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Winter Weather Puts Freeze On Public Workforce

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RALEIGH, N.C. — While troopers and road crews worked overtime Monday, most local overnment employees didn't work at all.

Out of 115 workers in the Wake County clerk's office, eight skated their way into work.

Despite a packed docket of cases, courtrooms sat empty. The down day ensured that an already jammed-up court system gets even more crowded.

"The problem is when you deal with the public, they think it's your fault when they don't get notification of a new court date, etc.," said Jan Pueschel. "And it's more of a problem with us dealing with the public's frustration than our own."

On a day like Monday, state and most local workers go by the adverse weather personnel policy - which means, if they are not in mandatory operations, they have the option of showing up for work. But they are expected to make up their work at a later date.

The empty desks showed it was a vacation day for most at a state tourism office in downtown Raleigh.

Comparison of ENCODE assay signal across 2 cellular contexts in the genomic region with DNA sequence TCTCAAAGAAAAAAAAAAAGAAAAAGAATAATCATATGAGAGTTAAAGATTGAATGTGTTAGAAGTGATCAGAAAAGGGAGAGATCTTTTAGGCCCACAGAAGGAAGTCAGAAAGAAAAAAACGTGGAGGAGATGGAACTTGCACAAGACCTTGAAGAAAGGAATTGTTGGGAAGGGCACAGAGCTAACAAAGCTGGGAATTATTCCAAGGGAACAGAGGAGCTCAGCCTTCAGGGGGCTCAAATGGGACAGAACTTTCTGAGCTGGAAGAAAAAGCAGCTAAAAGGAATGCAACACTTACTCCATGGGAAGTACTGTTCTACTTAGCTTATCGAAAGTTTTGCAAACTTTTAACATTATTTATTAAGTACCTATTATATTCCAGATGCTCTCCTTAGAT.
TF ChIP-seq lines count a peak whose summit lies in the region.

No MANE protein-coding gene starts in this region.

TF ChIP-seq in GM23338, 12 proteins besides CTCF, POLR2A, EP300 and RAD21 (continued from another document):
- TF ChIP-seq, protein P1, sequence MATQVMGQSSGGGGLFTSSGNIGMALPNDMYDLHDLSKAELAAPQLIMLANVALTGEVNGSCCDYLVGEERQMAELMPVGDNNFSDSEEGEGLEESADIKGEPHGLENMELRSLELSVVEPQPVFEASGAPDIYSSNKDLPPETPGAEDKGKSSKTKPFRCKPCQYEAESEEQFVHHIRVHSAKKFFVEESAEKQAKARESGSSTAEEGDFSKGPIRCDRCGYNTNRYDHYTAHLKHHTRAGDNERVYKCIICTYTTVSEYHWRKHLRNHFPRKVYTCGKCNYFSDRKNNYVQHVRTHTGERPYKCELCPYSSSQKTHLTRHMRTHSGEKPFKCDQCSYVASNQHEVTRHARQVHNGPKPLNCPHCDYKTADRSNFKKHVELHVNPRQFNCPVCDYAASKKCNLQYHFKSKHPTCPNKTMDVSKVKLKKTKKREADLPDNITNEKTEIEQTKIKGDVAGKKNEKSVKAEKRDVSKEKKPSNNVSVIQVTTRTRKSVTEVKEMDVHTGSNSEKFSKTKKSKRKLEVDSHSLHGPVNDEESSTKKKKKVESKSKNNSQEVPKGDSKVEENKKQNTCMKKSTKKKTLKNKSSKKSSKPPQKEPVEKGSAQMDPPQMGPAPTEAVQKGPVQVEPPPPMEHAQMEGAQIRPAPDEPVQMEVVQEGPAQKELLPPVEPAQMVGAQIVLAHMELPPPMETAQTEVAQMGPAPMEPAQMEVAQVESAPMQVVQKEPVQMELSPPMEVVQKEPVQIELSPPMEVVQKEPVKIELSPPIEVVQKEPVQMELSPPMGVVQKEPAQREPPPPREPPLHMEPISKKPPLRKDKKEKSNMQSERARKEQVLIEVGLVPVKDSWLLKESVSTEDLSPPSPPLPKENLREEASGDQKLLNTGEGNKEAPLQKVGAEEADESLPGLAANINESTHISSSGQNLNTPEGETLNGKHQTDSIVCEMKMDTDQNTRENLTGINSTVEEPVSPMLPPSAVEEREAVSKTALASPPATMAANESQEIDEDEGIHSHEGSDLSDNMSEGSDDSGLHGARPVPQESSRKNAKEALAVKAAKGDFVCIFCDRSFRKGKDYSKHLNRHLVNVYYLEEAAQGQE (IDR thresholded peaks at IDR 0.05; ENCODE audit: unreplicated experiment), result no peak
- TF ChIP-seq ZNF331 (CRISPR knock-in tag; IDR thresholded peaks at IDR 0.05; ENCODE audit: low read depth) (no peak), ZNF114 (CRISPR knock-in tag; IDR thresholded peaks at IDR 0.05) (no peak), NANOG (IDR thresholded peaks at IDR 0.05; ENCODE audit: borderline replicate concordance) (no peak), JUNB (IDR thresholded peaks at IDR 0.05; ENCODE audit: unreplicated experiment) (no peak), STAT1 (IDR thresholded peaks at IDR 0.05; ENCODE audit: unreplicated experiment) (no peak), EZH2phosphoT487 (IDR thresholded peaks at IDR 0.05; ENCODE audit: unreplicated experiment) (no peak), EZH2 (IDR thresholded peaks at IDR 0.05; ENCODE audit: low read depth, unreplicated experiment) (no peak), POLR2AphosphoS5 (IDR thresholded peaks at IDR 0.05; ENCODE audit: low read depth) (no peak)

"We typically have about 19 to 20 people here in the office and phones ringing constantly," Christine Mackey said. "And it's usually a pretty busy place."

Mackey was the only one to make it in Monday. She walked.

"I actually really enjoy the fact there's no one here in the office today," she said. "I'm really able to get a lot done."

That wasn't the case for most of the government unless you drove a plow or a police cruiser.

Wake County court was scheduled to resume regular business at 11 a.m. Tuesday.

It wasn't just the weather, but a holiday that kept postal workers and other federal employees at home Monday. Monday was President's Day.

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